New York, I Love You: a collection of short stories all about New York and New Yoykers – loosely labelled under the umbrella ‘romance’. The vignette setup just doesn’t do it for me, far too many characters, and differing themes / tones / styles / storylines – all mashed together, tediously linked through the location. The second problem is the quality control, or lack of – a few of the shorts were really good; prom night, pickpockets, old couple – but the rest were all varyingly pretentious and dull stories featuring varyingly pretentious and dull artisan characters – some of whom are beyond absurd – Ethan Hawke, I’m talking to you. Despite being all about NY, and the ‘love of the city’ there’s not that much iconic scenery; it’s mostly grimy side streets, greasy spoons, apartments, bars, yellow cabs, ect, which doesn’t really capture the vibes of the big apple – although someone could probably argue that this captures ‘THE REAL NEW YORK, BRO’. Given the massive list of A-list actors (and them some) New York, I Love You is massively disappointing – parts are good, but overall it’s collectively dull. Give City Island a bash instead!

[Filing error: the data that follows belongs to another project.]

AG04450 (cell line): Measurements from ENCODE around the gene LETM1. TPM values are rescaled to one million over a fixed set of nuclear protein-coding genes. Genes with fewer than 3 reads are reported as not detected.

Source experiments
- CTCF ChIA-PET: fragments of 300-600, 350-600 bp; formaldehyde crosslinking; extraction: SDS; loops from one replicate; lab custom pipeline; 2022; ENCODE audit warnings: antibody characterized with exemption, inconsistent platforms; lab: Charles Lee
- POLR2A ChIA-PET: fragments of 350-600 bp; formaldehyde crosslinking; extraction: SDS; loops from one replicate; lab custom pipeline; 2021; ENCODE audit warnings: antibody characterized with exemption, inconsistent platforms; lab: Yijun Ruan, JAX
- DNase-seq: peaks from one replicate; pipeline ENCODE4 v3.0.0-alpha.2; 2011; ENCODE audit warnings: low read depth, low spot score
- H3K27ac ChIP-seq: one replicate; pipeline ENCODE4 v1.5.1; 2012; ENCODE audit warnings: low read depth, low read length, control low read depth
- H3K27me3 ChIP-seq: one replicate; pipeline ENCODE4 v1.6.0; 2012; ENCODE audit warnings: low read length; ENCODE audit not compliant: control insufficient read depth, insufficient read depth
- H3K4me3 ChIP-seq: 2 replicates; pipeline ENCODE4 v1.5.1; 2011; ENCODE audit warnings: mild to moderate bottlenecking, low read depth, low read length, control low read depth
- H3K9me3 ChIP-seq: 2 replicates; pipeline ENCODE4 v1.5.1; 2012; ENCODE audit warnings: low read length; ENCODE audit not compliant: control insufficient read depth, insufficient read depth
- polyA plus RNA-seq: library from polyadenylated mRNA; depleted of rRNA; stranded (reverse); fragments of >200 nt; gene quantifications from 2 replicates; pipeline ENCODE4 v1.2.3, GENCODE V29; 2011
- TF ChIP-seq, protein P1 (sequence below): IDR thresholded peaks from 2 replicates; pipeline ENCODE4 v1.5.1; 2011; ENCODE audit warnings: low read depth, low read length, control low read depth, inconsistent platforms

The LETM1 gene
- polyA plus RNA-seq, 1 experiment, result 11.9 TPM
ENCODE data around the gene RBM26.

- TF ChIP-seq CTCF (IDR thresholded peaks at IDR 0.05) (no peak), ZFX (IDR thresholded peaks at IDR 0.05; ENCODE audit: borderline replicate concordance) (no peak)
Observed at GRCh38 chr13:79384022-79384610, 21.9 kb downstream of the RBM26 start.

Wall Street – Money Never Sleeps: 20 or so years after the first Wall Street film Gordon Gekko is released from jail and tries to warn everyone about the upcoming 2008 crash, while making amends with his estranged daughter. First off, it’s painfully ironic how a movie explaining that consumerism and greed caused the recession could be used to advertise so many brands. Only an absolute tool could sit through this and not realise that they paid good money to watch a +2 hour advert; with the most shameless product placement since iRobot – Heineken, Ducatti, Lays, Y3, iPhone, Borders, Macs, 5-hour Energy are in-your-face for the duration, peaking with a 30-second montage of Bulgari jewelry – for real. Pretty much every character is an under-developed stereotype: greedy-corrupt-cigar-smoking-over-bonused-bankers, quirky-left-leaning-liberal, mad-scientist-with-a-vision… what’s worst is that nobody’s particularly likable – not even Gordon Gheko. Add to this the fact that nobody’s in any real danger, and that it’s impossible to relate to (let alone feel sorry for) a bunch city bankers and you end up with an unengaging movie. There’s more – it’s about 40 minutes too long and twice as wordy as it needed to be; crammed with semi confusing high-finance terminology – but even that couldn’t mask how shallow the film was. The rotten cherry on this shit-flavoured cake was the loud and bland indie soundtrack. I’ve never seen the first one, and unless anyone can convince me otherwise I never will after seeing this. Overall the film’s as empty as LaBeouf’s screen presence – money may not sleep, but I almost did; twice.